How is the test used?
The lipid panel is used as part of a cardiac risk assessment to help determine your risk of heart disease and to help make decisions about what treatment may be best if you have borderline risk, intermediate risk, or high risk. Initial screening may involve only a single test for total cholesterol and not a full lipid panel. However, if the screening cholesterol test result is high, it will likely be followed by testing with a lipid panel.
The results of the lipid panel are considered along with other known risk factors of heart disease to develop a plan of treatment and follow-up. Depending on the results and other risk factors, treatment options may involve lifestyle changes such as diet and exercise or medications that lower lipid levels, typically statins.
Additionally, a lipid panel may be used to monitor whether treatment has been effective in lowering cholesterol levels.
When is it ordered?
Adults with no other risk factors for heart disease should be tested with a fasting lipid panel once every four to six years.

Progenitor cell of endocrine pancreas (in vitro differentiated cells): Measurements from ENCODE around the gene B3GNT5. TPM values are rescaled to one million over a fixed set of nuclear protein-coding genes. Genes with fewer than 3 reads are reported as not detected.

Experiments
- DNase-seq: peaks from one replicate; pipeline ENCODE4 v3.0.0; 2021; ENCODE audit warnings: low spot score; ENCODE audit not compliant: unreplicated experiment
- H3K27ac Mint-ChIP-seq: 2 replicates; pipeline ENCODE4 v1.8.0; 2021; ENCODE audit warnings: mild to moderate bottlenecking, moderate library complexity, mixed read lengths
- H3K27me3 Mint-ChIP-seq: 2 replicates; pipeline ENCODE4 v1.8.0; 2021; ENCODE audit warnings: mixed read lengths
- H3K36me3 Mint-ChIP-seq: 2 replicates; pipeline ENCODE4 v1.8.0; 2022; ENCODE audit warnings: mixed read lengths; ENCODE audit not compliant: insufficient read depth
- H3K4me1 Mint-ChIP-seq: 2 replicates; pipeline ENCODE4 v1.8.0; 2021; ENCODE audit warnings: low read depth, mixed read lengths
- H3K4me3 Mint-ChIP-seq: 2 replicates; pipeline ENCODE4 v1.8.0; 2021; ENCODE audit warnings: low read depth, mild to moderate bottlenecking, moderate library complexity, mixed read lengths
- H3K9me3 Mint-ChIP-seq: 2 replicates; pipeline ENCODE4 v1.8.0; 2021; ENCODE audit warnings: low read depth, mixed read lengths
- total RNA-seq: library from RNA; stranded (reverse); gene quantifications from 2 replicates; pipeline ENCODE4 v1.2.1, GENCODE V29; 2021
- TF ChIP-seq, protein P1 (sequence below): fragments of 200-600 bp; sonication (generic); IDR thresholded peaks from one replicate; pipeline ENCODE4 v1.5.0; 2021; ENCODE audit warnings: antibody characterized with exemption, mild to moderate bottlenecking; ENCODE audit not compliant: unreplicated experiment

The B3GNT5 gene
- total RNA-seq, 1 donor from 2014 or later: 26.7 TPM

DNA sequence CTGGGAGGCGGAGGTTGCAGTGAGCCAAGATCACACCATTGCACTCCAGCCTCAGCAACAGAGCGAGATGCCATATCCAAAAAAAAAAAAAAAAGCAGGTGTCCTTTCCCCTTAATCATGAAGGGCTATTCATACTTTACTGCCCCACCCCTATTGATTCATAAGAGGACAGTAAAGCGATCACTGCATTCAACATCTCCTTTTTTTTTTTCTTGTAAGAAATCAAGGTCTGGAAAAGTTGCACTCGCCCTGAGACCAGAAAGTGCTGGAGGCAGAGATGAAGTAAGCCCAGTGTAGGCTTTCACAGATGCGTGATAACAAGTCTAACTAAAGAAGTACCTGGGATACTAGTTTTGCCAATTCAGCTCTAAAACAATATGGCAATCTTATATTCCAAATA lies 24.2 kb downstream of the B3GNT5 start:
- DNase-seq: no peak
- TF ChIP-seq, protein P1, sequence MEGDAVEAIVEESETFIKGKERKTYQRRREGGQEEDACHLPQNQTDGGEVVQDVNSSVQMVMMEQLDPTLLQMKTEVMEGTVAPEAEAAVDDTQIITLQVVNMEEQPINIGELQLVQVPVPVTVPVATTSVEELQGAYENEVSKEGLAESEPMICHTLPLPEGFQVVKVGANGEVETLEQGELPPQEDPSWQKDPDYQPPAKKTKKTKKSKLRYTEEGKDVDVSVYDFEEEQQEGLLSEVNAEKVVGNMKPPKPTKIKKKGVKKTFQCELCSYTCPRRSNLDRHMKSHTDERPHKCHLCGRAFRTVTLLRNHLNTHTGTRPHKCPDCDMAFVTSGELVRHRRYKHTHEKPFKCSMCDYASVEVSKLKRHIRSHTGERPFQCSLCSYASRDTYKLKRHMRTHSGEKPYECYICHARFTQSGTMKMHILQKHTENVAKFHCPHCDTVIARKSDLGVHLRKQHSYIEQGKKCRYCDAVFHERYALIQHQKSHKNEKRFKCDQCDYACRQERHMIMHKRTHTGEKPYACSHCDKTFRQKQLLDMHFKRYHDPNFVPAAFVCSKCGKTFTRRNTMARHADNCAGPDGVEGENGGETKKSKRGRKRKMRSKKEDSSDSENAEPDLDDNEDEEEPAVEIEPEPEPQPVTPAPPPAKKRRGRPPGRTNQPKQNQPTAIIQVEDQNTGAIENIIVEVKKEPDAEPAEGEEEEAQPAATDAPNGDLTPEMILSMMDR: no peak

If you have risk factors or if previous testing showed that you had a high cholesterol level, more frequent testing with a full lipid panel is recommended.
Examples of risk factors other than high LDL-C include:
- Cigarette smoking
- Being overweight or obese
- Unhealthy diet
- Being physically inactive—not getting enough exercise
- Age (if you are a male 45 years or older or a female 50-55 years or older)
- Hypertension (blood pressure of 140/90 or higher or taking high blood pressure medications)
- Family history of premature heart disease (heart disease in a first-degree male relative under age 55 or a first-degree female relative under age 65)
- Pre-existing heart disease or already having had a heart attack
- Diabetes or prediabetes
Children, teens, and young adults (ages 2 to 24 years old) with no risk factors should have a lipid panel once between the ages of 9 and 11 and again between 17 and 21, according to the American Academy of Pediatrics (AAP).